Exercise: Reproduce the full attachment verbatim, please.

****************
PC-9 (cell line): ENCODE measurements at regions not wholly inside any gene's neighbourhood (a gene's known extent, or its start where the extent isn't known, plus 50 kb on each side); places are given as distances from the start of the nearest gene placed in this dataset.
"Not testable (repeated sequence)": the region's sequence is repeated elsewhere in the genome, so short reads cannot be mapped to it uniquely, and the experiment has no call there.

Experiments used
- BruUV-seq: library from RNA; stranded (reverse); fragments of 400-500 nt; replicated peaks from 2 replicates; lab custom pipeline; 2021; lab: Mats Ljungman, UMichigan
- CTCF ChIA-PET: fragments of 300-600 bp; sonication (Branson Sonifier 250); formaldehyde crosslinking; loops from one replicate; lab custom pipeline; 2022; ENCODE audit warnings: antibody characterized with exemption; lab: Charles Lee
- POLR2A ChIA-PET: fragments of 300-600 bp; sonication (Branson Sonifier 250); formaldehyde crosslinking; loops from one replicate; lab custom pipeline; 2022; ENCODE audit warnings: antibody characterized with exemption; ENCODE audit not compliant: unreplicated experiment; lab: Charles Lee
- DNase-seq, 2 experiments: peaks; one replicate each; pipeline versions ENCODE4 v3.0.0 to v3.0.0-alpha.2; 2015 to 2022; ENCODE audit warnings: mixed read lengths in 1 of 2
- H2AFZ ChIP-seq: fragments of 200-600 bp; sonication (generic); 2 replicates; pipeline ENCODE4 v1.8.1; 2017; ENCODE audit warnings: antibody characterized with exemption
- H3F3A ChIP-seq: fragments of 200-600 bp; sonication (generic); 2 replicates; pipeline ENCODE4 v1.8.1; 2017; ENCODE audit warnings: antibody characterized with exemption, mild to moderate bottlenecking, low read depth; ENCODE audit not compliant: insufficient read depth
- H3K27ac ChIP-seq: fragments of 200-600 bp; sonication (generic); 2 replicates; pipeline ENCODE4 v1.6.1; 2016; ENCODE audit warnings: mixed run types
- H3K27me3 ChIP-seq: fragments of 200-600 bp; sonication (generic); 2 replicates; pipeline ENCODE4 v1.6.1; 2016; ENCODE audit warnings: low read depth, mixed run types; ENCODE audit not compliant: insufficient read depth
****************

PC-9 (cell line): ENCODE measurements at regions not wholly inside any gene's neighbourhood (a gene's known extent, or its start where the extent isn't known, plus 50 kb on each side); places are given as distances from the start of the nearest gene placed in this dataset.
"Not testable (repeated sequence)": the region's sequence is repeated elsewhere in the genome, so short reads cannot be mapped to it uniquely, and the experiment has no call there.

Experiments used
- BruUV-seq: library from RNA; stranded (reverse); fragments of 400-500 nt; replicated peaks from 2 replicates; lab custom pipeline; 2021; lab: Mats Ljungman, UMichigan
- CTCF ChIA-PET: fragments of 300-600 bp; sonication (Branson Sonifier 250); formaldehyde crosslinking; loops from one replicate; lab custom pipeline; 2022; ENCODE audit warnings: antibody characterized with exemption; lab: Charles Lee
- POLR2A ChIA-PET: fragments of 300-600 bp; sonication (Branson Sonifier 250); formaldehyde crosslinking; loops from one replicate; lab custom pipeline; 2022; ENCODE audit warnings: antibody characterized with exemption; ENCODE audit not compliant: unreplicated experiment; lab: Charles Lee
- DNase-seq, 2 experiments: peaks; one replicate each; pipeline versions ENCODE4 v3.0.0 to v3.0.0-alpha.2; 2015 to 2022; ENCODE audit warnings: mixed read lengths in 1 of 2
- H2AFZ ChIP-seq: fragments of 200-600 bp; sonication (generic); 2 replicates; pipeline ENCODE4 v1.8.1; 2017; ENCODE audit warnings: antibody characterized with exemption
- H3F3A ChIP-seq: fragments of 200-600 bp; sonication (generic); 2 replicates; pipeline ENCODE4 v1.8.1; 2017; ENCODE audit warnings: antibody characterized with exemption, mild to moderate bottlenecking, low read depth; ENCODE audit not compliant: insufficient read depth
- H3K27ac ChIP-seq: fragments of 200-600 bp; sonication (generic); 2 replicates; pipeline ENCODE4 v1.6.1; 2016; ENCODE audit warnings: mixed run types
- H3K27me3 ChIP-seq: fragments of 200-600 bp; sonication (generic); 2 replicates; pipeline ENCODE4 v1.6.1; 2016; ENCODE audit warnings: low read depth, mixed run types; ENCODE audit not compliant: insufficient read depth